Self Defense Starts with the Right Mindset
Written by Guest Contributor,
in Section Firearms Training
Living in rural Arizona, I expect to see a snake every time I step outside. While I almost never see one, I expect one to be there. As I move about in this environment, I expect to see scorpions, coyotes, mountain lions, bobcats, loose dogs and bad people, among others. Just the other night, I saw a mountain lion at my gate while I was outside looking for my dog. I looked at the lion, it looked at me, it strolled by and quickly disappeared. Things happen, and I expect them.
You might ask if I’m paranoid, but I assure you that’s not the case. I know there are dangers in my world so, rather than close my eyes and hope for the best, I expect them to be there even though I live in a very safe place.
People sometimes ask me how to prepare themselves to act quickly and correctly in dangerous situations. How can they train? Are there special drills or exercises they can practice? The answer is, yes, but it’s a mental, not a physical exercise.
The first step in developing a personal defensive mindset is awareness. You’re aware the world can be a dangerous place. There are people, places, situations, animals, and even things that can be dangerous to you. These days, you’re aware there are violent mobs in places. You’re also aware there are people in the world you don’t want to interact with such as criminals and terrorists. Some places may be more dangerous to you than others and there are dangerous situations you can avoid if you’re aware of them. Then, as in my example, there are all sorts of critters I would rather avoid by being aware they might be present in my environment.
Being aware, you can begin to develop avoidance strategies as well as asking yourself, “What am I going to do, if...?” Thinking these things through and making these decisions in advance are the key to having the mindset to act quickly and correctly. Remember, denial gets you nowhere, you must expect things to happen and have a solution to problems in advance.
Once your mind is right, it’s time to get high-quality training to give you the skills you might need to implement your plan. Is advanced first aid training a good idea? How about top level firearms training? Close quarters combat or defensive driving training? Are there things you can train for to help you in the situations you have imagined might be problems for you?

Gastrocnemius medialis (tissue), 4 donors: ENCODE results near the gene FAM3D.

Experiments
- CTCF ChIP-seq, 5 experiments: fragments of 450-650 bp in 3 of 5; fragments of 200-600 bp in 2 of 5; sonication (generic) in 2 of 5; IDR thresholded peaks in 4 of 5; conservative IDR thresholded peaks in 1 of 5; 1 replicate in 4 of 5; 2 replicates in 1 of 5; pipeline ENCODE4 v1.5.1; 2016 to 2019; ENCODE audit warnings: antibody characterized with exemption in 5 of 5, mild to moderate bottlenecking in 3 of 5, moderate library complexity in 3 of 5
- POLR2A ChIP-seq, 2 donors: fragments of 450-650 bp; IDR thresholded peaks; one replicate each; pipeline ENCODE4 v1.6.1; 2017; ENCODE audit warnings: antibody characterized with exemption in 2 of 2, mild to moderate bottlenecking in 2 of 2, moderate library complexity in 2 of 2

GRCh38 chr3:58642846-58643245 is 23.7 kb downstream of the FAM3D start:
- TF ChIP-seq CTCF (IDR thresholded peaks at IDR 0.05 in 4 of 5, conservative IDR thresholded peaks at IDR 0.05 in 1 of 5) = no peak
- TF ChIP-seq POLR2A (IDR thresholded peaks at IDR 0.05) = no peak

Remember, paranoia isn’t what I’m suggesting here, but rather a rational view of your world, your situation and the tools and skills you’re likely to need. I believe it was Theodore Roosevelt who told us, “You don’t have trouble if you’re prepared for it.”
You might ask, should I be armed? Jeff Cooper instructed it’s nice to be armed if you can arrange it, but not necessary. You see, if you’re in the right mental state you will avoid problems and avoid the need to fight your way out with a firearm.
However, being trained, armed and alert provides you the means to command your environment. What do I mean by that?
I mean, nothing you don’t allow can happen in your presence. Do you exercise that level of control at all times? Of course not. If the rotten kid wants to yell at his mother in the supermarket, you ignore it and go on about your business, but when the thug pulls a knife in the parking lot and threatens your spouse, you have the ability to control the situation, whether it results in using your firearm or not. Knowing you have the training and means to command your environment and control these situations results in peace of mind.
Jeff Cooper also taught us, “Man fights with his mind, his hands and his weapons are merely extensions of his will.”
Being prepared, trained and alert, you have the ability to assert your will over people and situations by expecting you might have to deal with…well, whatever comes your way. If you are mentally prepared, you have the means to act quickly.
So, what do you expect?
This article first appeared on Shooting Illustrated by Ed Head